Members of Veterans For Peace, along with other U.S. peace activists, met Tuesday night with Iranian President Mahmoud Ahmadinejad. Veterans For Peace President Leah Bolger addressed the meeting, stressing VFP's commitment to doing everything possible to prevent a U.S. or U.S.-assisted attack on Iran. VFP hopes to send a delegation to Iran in October.
Bolger's full prepared remarks follow:
"Good evening. Salaam alaikum President Ahmahdinejad, Honored Government Officials of the Islamic Republic of Iran, distinguished guests and colleagues.
"I am most pleased and honored to be in attendance with all of you, and to be able to represent Veterans For Peace--an organization of men and women who draw upon their experiences as military veterans to oppose war and militarism. By educating the public about the true costs of war, we hope to reveal its senseless immorality and to bring enough pressure to bear to end it.
"Veterans For Peace is gravely concerned by the bellicose language coming from the government of Israel and the U.S. regarding Iran, as well as the words that President Obama is NOT saying--and that is, that the government of the U.S. will NOT support a military attack on Iran by Israel. We believe that without a specific denial of support for such an attack, that Israel will interpret this as tacit approval.
"We note that Iran has been a signatory to the NPT since its inception in 1968, even though it does not have a nuclear weapons program. Israel, on the other hand, which is NOT a signatory to the NPT has a fully developed nuclear weapons program, but does not acknowledge that it exists.
"In 1928 the United States and Persia signed the largely forgotten but still binding Kellogg-Briand Pact that outlaws all war. Iran and the United States and 79 other nations are parties to this treaty according to the U.S. State Department's website. Furthermore the UN charter makes it clear that even the threat of war is a violation of international law.
"As veterans, we understand the true damage that is caused by war, and as Veterans For Peace, we feel it is our obligation to use our unique voice to point out ways in which war may be averted. We know that it is much more difficult to end wars once begun, than to prevent them from the beginning; therefore we are doing our utmost to stop this one before it starts. With regard to the current situation between the U.S., Israel, and Iran, we believe that the following actions would be productive measures in averting a war with Iran:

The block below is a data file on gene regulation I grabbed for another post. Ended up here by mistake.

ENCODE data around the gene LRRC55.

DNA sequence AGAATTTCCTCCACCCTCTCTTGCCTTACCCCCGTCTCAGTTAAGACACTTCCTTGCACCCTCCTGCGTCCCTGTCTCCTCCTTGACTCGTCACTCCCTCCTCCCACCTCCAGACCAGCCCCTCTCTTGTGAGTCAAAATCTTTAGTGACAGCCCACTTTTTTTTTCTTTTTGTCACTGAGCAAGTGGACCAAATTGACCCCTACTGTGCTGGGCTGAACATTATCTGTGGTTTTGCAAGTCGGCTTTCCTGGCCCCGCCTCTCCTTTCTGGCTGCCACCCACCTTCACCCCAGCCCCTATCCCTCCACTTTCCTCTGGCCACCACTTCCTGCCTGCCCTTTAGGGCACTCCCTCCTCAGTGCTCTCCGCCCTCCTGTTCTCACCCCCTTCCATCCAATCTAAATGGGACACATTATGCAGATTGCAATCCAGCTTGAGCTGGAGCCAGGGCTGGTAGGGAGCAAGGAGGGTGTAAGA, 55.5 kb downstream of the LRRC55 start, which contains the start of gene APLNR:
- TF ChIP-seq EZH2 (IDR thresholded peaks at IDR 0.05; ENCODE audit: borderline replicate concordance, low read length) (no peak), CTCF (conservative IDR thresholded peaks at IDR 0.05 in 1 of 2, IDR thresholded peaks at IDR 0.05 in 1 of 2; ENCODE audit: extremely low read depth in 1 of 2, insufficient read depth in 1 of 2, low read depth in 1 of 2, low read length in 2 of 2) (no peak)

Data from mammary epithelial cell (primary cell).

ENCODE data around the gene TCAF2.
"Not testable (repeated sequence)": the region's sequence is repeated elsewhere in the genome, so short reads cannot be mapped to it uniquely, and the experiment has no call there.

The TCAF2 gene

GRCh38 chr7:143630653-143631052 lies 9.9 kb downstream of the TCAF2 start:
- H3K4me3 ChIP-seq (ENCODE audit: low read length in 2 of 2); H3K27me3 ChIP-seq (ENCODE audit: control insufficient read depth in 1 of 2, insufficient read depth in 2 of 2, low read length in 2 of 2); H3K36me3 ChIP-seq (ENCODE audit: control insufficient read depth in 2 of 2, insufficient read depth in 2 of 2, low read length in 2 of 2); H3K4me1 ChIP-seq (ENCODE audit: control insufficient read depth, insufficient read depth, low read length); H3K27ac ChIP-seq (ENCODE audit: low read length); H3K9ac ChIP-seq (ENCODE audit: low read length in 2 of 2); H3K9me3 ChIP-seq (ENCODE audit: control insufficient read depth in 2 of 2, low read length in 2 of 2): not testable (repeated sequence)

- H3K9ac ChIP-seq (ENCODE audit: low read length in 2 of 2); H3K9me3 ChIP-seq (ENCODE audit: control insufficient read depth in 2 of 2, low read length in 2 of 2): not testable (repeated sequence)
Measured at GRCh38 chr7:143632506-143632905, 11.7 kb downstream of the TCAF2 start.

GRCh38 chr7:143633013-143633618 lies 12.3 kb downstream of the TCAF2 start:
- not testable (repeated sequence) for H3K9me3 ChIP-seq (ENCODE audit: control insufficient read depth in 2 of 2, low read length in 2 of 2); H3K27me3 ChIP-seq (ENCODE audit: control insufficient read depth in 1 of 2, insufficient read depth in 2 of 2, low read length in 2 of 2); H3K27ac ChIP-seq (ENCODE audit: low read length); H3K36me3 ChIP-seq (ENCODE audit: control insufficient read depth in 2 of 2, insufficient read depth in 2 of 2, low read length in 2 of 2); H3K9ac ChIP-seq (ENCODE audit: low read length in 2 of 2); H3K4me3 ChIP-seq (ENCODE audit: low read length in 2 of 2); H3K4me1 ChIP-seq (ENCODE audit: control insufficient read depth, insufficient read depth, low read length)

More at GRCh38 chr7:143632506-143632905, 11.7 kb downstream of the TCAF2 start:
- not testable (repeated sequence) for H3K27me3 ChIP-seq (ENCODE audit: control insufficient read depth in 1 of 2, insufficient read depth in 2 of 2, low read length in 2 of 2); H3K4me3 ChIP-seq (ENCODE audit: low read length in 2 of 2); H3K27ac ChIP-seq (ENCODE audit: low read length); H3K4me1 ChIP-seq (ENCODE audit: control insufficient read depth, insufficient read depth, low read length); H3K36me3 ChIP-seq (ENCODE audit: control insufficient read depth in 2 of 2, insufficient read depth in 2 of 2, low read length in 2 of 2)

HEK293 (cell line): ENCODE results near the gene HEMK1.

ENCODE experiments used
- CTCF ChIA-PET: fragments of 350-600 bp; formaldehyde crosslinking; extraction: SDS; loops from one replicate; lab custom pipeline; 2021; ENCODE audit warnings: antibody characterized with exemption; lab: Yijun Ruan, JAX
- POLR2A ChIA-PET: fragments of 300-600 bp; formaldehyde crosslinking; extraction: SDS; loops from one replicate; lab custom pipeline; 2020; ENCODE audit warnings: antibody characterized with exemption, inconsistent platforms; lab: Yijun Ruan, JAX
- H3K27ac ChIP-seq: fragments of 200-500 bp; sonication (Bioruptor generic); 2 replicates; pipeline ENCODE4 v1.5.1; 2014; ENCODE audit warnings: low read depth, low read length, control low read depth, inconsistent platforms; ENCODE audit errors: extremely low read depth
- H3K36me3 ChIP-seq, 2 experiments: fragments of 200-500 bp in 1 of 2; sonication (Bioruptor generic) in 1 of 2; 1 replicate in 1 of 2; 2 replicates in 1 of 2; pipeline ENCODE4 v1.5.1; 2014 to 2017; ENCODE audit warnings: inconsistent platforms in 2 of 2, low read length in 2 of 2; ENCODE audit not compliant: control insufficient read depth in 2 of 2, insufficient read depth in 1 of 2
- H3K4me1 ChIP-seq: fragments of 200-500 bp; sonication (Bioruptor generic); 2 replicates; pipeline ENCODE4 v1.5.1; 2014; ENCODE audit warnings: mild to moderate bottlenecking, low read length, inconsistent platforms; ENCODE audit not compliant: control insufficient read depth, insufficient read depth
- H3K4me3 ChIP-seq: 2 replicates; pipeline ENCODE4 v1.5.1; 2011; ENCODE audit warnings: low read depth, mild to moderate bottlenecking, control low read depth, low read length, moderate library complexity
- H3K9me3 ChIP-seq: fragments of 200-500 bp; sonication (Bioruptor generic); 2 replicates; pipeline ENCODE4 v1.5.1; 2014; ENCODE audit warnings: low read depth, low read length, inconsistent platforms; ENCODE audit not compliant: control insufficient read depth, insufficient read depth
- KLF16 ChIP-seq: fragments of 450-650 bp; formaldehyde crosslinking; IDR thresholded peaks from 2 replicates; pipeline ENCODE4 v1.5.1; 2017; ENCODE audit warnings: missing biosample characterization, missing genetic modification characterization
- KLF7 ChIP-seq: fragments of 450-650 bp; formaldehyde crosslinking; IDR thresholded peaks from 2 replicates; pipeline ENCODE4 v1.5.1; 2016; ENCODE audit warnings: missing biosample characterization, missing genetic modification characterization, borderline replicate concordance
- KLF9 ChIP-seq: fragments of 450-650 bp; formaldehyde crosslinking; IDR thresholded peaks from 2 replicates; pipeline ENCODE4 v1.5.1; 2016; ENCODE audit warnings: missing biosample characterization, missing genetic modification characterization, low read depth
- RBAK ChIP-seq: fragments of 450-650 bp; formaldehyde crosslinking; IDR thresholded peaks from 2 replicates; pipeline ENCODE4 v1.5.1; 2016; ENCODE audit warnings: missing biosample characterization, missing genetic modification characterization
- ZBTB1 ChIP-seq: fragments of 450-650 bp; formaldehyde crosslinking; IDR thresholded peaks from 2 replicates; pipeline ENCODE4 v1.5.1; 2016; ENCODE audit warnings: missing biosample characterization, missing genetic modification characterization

1. The U.S. should announce that it will revoke the $3B it gives Israel every year in military aid, should Israel attack Iran.
2. Insist that Israel be held to the same standards of openness and transparency that it demands of Iran with regard to its nuclear program, to include allowing IAEA inspectors into Israel, and signing on to the Nuclear Non-Proliferation Treaty (NPT).
3. Remove its Carrier Battle Groups, loaded with dozens of nuclear weapons, from the region. Discontinue "military exercises" in the area.
4. Express full support for the Helsinki meetings in December, and the "Nuclear Free Middle East." Pressure Israel to attend this meeting, which is scheduled for this December.
5. Stop using U.S. veto power to protect Israel from being held accountable for its actions by the UN.
"The main point I am trying to make in these remarks is that no matter what political differences of opinion we may have, the government of Iran, and more specifically, the people of Iran, have done nothing to warrant military action by either Israel or the U.S. The Iranian government maintains some policies with which we may disagree, but that disagreement does not justify the collective punishment of the people of Iran with economic sanctions (which VFP considers immoral and a violation of international law) and it most certainly does not justify military actions. One of the tenets of the Veterans For Peace statement of purpose is to prevent OUR government from interfering overtly or covertly in the affairs of other nations. VFP supports the self-determination of all peoples.
"Veterans For Peace will continue to resist our country's propensity for war--we will be demonstrating in the streets, we will be lobbying our Congressmen, we will be speaking out, we will be arrested and we will be jailed. We will study the cultures of others, and learn from them and we will seek every opportunity for dialog and relationship-building with those our government labels as our quote, "enemy." VFP seeks the opportunity to send a delegation to Iran at the earliest opportunity. There is a strong interest in our organization to meet with veterans of other nations because military veterans understand the reality of war--the deaths, the physical and mental injuries of our own military as well as those against whom we have fought. We know the Iranian people suffered greatly when Iraq chose to attack Iran in the long, eight year war and that you too have programs to help your veterans deal with the horrors of war. It is my hope that such a visit may be organized in the very near future.
Veterans For Peace was founded in 1985 and has approximately 5,000 members in 150 chapters located in every U.S. state and several countries. It is a 501(c)3 non-profit educational organization recognized as a Non-Governmental Organization (NGO) by the United Nations, and is the only national veterans' organization calling for the abolishment of war.